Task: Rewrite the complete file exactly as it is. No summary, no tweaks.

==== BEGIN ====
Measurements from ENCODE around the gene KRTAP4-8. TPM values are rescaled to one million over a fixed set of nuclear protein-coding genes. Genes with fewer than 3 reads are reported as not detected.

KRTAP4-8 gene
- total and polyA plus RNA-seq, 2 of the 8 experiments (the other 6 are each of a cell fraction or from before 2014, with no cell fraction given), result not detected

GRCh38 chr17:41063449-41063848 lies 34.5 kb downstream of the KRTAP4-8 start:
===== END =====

Measurements from ENCODE around the gene KRTAP4-8. TPM values are rescaled to one million over a fixed set of nuclear protein-coding genes. Genes with fewer than 3 reads are reported as not detected.

KRTAP4-8 gene
- total and polyA plus RNA-seq, 2 of the 8 experiments (the other 6 are each of a cell fraction or from before 2014, with no cell fraction given), result not detected

GRCh38 chr17:41063449-41063848 lies 34.5 kb downstream of the KRTAP4-8 start: